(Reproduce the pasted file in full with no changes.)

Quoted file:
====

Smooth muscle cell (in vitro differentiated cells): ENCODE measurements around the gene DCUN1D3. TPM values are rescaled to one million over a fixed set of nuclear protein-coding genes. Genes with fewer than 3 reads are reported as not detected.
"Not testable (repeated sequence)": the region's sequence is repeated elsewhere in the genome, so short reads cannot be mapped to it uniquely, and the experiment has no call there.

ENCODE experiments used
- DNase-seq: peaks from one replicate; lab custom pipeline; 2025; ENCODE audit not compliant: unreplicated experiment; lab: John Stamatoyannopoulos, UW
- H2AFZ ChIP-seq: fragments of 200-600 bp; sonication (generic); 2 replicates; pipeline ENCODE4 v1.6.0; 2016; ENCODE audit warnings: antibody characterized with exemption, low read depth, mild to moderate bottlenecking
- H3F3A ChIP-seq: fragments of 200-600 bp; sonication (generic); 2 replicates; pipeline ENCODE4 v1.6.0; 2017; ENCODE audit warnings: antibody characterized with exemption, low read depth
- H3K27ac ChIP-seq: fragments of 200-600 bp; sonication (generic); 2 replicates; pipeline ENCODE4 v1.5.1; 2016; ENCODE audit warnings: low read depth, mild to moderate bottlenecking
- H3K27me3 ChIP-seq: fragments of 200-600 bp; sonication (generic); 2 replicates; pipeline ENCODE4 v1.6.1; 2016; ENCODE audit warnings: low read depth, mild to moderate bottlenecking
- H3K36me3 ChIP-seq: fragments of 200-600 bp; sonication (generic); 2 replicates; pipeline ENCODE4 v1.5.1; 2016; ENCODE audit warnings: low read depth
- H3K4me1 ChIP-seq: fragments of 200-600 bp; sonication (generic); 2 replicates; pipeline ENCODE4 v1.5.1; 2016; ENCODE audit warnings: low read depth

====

Smooth muscle cell (in vitro differentiated cells): ENCODE measurements around the gene DCUN1D3. TPM values are rescaled to one million over a fixed set of nuclear protein-coding genes. Genes with fewer than 3 reads are reported as not detected.
"Not testable (repeated sequence)": the region's sequence is repeated elsewhere in the genome, so short reads cannot be mapped to it uniquely, and the experiment has no call there.

ENCODE experiments used
- DNase-seq: peaks from one replicate; lab custom pipeline; 2025; ENCODE audit not compliant: unreplicated experiment; lab: John Stamatoyannopoulos, UW
- H2AFZ ChIP-seq: fragments of 200-600 bp; sonication (generic); 2 replicates; pipeline ENCODE4 v1.6.0; 2016; ENCODE audit warnings: antibody characterized with exemption, low read depth, mild to moderate bottlenecking
- H3F3A ChIP-seq: fragments of 200-600 bp; sonication (generic); 2 replicates; pipeline ENCODE4 v1.6.0; 2017; ENCODE audit warnings: antibody characterized with exemption, low read depth
- H3K27ac ChIP-seq: fragments of 200-600 bp; sonication (generic); 2 replicates; pipeline ENCODE4 v1.5.1; 2016; ENCODE audit warnings: low read depth, mild to moderate bottlenecking
- H3K27me3 ChIP-seq: fragments of 200-600 bp; sonication (generic); 2 replicates; pipeline ENCODE4 v1.6.1; 2016; ENCODE audit warnings: low read depth, mild to moderate bottlenecking
- H3K36me3 ChIP-seq: fragments of 200-600 bp; sonication (generic); 2 replicates; pipeline ENCODE4 v1.5.1; 2016; ENCODE audit warnings: low read depth
- H3K4me1 ChIP-seq: fragments of 200-600 bp; sonication (generic); 2 replicates; pipeline ENCODE4 v1.5.1; 2016; ENCODE audit warnings: low read depth